Boks rugby is a wrap

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All Blacks v Springboks (Getty Images)
All Blacks v Springboks (Getty Images)

Johannesburg - The Springboks’ 57-0 defeat to New Zealand called into question a season in which they’d been unbeaten until that game. Simnikiwe Xabanisa rounded up a few experts to assess the Boks during that time frame.

Scrums (by Robbie Kempson – former Springbok prop)

They’ve been a bit up and down. I don’t think they went the way they would have liked to in the Rugby Championship. Coenie Oosthuizen’s injury cost them because they hadn’t stocked up on the tight head reserves.

Yes, they did well against Argentina, but they’re no longer a world-class scrum. I thought they were caught napping against Australia in Bloemfontein.

There were some positives early on against New Zealand, but, as the scoreline ran away from them, the scrums ran away from them.

We need more depth at tight head and at hooker. At loose head, we have no problems. I’d like to see them try Wilco Louw there. He destroyed teams in Super Rugby from a pure scrumming perspective.

Line-outs (by Hanyani Shimange – former Springbok hooker)

My take is that they’ve gone well and scored a couple of mauling tries. They’ve also gone well in the contest, especially with [Eben] Etzebeth up front.

The only problem was New Zealand, where [Sam] Whitelock and [Brodie] Retallick are both contesting locks. In that game, they started badly and didn’t recover. But, aside from the New Zealand game [in Albany], they’ve gone quite well.

With regards to Malcolm Marx throwing into the line-out, getting it consistently right comes with time. It’s his first season starting for the Boks. You always lose one or two; it happens to the best.

Breakdowns (by John Dobson – Western Province coach)

There’s been an improvement in the breakdowns this year. Last year, we protected our ball and had too many men at the breakdown; this year we’ve had fewer numbers there. Guys such as Siya [Kolisi] and Flo [Francois Louw] are good at helping clean-out on our own ball, but our big mind-set as South Africans is not to concede turnovers so we don’t get beyond the ball and ask questions of the defence.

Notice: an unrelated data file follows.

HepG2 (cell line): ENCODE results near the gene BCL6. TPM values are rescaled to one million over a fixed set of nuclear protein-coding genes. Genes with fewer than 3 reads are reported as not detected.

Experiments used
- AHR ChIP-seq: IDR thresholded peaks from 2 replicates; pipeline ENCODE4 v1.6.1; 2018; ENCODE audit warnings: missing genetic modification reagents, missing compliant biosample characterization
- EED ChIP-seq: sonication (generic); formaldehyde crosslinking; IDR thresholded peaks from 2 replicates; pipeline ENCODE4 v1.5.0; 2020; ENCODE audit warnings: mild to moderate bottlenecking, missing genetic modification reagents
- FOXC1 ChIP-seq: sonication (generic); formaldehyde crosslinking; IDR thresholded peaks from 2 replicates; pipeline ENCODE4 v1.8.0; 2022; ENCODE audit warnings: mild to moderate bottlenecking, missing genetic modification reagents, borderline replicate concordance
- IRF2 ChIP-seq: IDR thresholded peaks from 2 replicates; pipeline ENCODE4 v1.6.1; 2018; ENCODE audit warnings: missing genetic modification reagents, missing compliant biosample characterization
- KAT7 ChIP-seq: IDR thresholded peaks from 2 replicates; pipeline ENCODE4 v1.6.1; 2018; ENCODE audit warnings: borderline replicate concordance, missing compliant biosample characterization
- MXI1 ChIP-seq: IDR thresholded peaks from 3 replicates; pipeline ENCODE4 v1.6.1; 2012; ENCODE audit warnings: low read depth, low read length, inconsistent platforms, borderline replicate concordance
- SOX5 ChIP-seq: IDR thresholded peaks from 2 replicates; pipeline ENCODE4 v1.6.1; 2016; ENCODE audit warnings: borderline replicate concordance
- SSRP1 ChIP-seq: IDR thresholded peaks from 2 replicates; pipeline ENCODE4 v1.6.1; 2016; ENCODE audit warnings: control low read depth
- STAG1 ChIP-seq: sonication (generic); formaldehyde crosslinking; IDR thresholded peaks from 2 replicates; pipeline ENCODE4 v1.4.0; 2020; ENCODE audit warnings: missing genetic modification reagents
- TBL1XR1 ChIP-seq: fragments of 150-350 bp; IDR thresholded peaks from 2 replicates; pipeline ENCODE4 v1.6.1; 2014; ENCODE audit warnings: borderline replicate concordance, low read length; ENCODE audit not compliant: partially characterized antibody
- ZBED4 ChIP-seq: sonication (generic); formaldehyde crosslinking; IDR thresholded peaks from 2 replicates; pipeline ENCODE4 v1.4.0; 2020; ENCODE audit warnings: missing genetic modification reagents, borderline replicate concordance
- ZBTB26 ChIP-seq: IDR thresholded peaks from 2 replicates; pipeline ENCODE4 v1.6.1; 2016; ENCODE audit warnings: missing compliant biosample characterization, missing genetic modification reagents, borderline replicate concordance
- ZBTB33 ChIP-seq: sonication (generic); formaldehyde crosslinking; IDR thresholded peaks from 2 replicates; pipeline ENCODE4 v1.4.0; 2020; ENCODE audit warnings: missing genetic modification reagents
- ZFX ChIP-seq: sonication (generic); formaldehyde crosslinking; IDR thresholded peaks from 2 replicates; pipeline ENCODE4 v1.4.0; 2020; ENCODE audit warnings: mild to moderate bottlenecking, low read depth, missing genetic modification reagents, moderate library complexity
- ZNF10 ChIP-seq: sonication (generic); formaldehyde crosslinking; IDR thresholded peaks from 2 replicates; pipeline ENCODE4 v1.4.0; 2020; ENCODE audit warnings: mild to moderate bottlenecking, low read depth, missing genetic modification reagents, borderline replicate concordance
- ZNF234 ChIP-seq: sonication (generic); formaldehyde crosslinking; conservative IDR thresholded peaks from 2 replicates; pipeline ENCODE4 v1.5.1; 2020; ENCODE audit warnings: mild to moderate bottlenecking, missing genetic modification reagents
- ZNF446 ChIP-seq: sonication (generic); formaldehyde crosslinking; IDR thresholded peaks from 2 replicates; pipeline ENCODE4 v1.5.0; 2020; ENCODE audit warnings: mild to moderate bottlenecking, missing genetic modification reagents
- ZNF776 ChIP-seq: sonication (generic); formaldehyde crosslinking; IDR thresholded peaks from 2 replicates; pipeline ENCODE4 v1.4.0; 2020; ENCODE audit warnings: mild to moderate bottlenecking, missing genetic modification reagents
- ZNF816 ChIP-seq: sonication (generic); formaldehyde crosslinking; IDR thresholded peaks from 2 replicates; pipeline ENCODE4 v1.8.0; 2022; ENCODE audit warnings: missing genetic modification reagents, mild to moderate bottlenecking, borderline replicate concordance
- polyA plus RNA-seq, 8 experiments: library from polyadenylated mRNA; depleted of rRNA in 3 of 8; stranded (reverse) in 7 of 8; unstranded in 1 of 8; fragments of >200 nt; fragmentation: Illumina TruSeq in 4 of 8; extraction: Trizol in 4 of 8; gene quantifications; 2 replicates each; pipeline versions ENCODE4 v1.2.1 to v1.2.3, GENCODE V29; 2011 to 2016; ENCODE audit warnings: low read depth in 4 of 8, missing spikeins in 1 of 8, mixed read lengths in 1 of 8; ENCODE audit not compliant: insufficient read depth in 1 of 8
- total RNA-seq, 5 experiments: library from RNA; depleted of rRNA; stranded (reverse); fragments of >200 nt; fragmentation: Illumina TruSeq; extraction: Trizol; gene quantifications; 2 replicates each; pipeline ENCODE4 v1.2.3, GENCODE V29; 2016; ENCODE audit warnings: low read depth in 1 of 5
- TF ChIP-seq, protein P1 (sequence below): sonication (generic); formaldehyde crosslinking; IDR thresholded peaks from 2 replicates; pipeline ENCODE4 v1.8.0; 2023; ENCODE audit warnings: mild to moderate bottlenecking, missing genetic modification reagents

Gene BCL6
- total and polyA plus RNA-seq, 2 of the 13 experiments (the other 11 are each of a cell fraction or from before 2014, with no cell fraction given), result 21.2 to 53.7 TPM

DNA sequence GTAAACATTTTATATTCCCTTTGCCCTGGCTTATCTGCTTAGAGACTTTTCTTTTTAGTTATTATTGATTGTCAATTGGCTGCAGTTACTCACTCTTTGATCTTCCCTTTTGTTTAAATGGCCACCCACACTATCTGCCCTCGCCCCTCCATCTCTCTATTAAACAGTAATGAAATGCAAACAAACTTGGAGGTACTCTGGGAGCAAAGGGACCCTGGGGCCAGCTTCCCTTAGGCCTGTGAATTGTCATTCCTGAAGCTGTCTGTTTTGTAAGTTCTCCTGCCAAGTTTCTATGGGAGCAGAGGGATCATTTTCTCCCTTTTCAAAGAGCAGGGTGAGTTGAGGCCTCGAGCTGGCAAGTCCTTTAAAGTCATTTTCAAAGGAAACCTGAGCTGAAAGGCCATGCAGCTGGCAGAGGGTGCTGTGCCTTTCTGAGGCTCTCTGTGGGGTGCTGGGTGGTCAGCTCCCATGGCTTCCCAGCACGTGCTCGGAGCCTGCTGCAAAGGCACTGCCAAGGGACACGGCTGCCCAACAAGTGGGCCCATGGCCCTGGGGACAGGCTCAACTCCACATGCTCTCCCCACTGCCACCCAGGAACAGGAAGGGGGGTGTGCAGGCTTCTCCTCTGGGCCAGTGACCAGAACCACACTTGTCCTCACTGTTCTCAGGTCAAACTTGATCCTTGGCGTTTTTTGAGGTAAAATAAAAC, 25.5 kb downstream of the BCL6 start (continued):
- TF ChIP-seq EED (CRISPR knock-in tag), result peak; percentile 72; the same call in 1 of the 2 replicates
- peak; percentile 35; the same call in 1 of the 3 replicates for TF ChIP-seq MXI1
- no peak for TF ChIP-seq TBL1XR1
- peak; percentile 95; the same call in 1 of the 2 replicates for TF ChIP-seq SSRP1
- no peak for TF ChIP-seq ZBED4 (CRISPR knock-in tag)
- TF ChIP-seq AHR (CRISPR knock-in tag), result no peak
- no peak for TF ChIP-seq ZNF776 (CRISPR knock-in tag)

We might not have a classic loose trio balance, but we’re okay on our own ball. As a country we need to improve the speed of our ball. Slowing down the opposition’s ball remains a challenge.

Halfback play (by Butch James – former Springbok fly half)

It’s hard to judge with the 9s and 10s and say how they have played because it always depends on the ball they’re getting.

Ross Cronjé and Elton Jantjies have done okay, and they can hold their heads up. Jantjies wasn’t at his best last year, but he’s definitely been better this season with Ross – someone he’s played with before – helping.

Centres (by Kaya Malotana – former Springbok centre)

Jan Serfontein looked good in June, but he hasn’t been the same in the Rugby Championship. I don’t know if it’s because he’s met up with teams that have the same ambitions in attack or if self-doubt has crept in.

As a result, Jesse Kriel has been a non-event outside him; not sure if he should force play or establish go-forward from the scraps he’s getting. As a combination, they’ve really struggled, and I don’t know if they’re going to continue with them.

Back three (by Peter Engledow – Griquas coach)

I think the 15 [Andries Coetzee] is very safe – he played well for the Lions – but I’ve been watching [Bulls fullback] Warrick Gelant.

We need to ask ourselves how we want to play going forward, given the tempo of the game and attack from turnover ball. I’d like to see more exciting players and, if you look at up-and-coming guys, Gelant is one of them.

Everyone’s spoken about Ruan Combrinck, and [Courtnall] Skosan has had two good seasons and he’s got gas.

I’m a firm believer in a balanced approach in attack, so the same players must have kicking plans. One of the weaknesses in our country is our attack-kicking plans and aerial skills.

Defence (by JP Ferreira – Lions defence coach)

The thing about defence is what you want to achieve. Do you want to come off the line quickly or keep your line integrity to just beat the gain line?

I thought the Boks did well against France, Australia and Argentina, but games against New Zealand will always test you defensively. If you go off the line quickly, they can step you and play around you, and if you don’t, you have to contend with a ball-carrier who’s had time.

The Stormers did the latter well under Jacques Nienaber, but most of their players were big. It’s tricky, but the key is working harder together – and they’re doing that.

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